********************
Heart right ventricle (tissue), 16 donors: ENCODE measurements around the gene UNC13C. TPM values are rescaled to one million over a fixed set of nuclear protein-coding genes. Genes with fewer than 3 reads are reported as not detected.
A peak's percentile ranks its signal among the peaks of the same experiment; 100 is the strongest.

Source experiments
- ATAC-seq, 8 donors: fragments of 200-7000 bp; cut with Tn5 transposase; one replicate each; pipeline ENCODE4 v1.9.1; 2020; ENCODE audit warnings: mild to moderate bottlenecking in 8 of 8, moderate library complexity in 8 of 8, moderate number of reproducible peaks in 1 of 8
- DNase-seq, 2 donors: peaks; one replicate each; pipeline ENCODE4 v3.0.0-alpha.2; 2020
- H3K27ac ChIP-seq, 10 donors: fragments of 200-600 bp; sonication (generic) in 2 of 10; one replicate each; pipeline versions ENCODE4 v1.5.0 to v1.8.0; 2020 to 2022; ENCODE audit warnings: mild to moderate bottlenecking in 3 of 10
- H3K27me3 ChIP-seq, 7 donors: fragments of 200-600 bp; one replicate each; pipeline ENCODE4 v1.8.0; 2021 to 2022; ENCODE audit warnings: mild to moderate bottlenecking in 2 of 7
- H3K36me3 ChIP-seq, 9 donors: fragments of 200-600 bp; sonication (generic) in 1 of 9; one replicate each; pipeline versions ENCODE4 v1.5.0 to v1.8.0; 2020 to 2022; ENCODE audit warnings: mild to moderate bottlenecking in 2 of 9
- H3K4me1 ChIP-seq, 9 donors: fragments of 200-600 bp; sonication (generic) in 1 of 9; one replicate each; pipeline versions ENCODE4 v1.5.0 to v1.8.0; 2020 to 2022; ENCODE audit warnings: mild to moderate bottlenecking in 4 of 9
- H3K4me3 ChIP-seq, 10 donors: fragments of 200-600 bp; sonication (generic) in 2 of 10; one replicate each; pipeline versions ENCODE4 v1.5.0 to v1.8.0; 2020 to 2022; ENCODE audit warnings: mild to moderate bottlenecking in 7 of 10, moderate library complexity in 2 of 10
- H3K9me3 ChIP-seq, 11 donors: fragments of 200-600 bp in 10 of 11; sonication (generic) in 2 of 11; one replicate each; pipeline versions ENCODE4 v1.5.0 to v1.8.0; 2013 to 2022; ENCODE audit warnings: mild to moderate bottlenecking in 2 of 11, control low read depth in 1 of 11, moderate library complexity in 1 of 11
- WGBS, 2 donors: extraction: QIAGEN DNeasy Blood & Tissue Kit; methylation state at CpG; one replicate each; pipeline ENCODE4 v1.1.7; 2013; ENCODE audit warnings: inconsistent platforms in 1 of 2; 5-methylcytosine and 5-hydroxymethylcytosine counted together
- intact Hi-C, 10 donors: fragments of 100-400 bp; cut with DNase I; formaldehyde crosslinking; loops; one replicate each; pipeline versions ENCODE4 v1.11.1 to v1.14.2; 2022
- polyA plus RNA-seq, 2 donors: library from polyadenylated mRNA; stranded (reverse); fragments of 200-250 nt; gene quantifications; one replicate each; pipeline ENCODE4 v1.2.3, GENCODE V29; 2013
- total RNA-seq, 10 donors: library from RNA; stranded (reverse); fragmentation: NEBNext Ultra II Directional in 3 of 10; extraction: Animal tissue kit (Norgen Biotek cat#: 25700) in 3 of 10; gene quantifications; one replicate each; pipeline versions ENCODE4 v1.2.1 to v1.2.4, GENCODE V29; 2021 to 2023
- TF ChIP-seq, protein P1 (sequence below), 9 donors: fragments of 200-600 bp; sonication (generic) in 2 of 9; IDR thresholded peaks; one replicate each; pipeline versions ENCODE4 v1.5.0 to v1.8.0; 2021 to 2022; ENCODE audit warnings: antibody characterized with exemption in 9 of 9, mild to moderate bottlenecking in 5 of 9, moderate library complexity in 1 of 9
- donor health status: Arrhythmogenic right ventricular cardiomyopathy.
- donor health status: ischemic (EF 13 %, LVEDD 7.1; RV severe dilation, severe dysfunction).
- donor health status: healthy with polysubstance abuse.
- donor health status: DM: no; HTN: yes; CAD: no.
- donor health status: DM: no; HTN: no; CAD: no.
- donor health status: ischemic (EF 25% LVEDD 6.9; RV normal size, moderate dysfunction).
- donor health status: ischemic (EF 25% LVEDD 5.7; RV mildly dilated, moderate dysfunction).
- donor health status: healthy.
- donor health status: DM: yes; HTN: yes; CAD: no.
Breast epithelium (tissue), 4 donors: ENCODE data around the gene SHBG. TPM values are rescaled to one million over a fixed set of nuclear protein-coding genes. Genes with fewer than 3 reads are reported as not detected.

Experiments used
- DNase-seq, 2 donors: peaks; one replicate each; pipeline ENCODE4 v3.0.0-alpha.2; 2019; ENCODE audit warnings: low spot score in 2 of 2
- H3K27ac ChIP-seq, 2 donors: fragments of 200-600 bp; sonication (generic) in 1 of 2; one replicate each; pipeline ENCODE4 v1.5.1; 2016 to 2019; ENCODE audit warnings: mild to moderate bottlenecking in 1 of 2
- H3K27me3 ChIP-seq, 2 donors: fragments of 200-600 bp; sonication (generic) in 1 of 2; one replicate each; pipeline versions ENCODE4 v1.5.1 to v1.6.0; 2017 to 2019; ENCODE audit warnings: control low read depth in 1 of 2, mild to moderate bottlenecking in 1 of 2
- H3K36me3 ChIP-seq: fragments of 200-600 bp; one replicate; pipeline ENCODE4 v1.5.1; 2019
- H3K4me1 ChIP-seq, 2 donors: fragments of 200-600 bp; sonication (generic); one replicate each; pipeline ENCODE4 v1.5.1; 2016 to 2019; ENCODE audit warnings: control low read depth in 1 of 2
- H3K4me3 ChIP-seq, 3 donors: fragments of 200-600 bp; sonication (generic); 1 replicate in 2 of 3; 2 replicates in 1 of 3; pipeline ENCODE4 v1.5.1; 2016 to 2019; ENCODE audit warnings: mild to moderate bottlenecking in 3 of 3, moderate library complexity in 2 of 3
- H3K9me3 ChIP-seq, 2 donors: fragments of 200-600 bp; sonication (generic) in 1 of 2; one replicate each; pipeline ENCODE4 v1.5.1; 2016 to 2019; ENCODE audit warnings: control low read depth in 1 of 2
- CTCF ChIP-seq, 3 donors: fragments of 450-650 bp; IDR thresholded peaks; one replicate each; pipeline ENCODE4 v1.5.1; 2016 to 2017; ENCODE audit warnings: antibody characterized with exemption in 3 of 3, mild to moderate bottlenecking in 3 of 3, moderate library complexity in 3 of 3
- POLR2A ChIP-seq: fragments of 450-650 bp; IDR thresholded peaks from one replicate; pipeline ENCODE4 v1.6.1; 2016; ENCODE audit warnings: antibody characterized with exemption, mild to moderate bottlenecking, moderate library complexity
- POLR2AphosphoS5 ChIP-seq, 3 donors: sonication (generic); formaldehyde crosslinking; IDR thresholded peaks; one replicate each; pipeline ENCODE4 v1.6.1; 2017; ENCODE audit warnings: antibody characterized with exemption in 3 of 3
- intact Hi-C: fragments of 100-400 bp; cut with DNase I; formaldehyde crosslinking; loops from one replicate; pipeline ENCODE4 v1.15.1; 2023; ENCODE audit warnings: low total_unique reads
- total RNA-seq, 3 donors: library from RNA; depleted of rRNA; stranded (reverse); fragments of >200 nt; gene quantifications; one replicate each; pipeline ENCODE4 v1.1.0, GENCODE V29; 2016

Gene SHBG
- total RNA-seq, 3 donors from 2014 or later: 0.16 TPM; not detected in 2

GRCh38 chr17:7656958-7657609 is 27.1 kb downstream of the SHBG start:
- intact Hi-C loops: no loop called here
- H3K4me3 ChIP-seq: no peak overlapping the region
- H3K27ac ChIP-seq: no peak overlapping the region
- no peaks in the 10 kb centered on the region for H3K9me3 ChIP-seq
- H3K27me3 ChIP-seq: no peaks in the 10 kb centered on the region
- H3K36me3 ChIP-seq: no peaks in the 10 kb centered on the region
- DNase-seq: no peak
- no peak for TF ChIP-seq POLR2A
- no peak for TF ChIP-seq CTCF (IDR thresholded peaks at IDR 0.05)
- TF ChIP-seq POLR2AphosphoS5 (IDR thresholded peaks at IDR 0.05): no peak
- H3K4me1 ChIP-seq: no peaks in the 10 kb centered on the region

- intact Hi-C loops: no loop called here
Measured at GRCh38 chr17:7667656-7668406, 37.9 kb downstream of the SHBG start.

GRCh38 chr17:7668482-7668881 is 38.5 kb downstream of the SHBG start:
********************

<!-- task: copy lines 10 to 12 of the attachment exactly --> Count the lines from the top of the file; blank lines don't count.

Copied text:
- H3K4me3 ChIP-seq, 10 donors: fragments of 200-600 bp; sonication (generic) in 2 of 10; one replicate each; pipeline versions ENCODE4 v1.5.0 to v1.8.0; 2020 to 2022; ENCODE audit warnings: mild to moderate bottlenecking in 7 of 10, moderate library complexity in 2 of 10
- H3K9me3 ChIP-seq, 11 donors: fragments of 200-600 bp in 10 of 11; sonication (generic) in 2 of 11; one replicate each; pipeline versions ENCODE4 v1.5.0 to v1.8.0; 2013 to 2022; ENCODE audit warnings: mild to moderate bottlenecking in 2 of 11, control low read depth in 1 of 11, moderate library complexity in 1 of 11
- WGBS, 2 donors: extraction: QIAGEN DNeasy Blood & Tissue Kit; methylation state at CpG; one replicate each; pipeline ENCODE4 v1.1.7; 2013; ENCODE audit warnings: inconsistent platforms in 1 of 2; 5-methylcytosine and 5-hydroxymethylcytosine counted together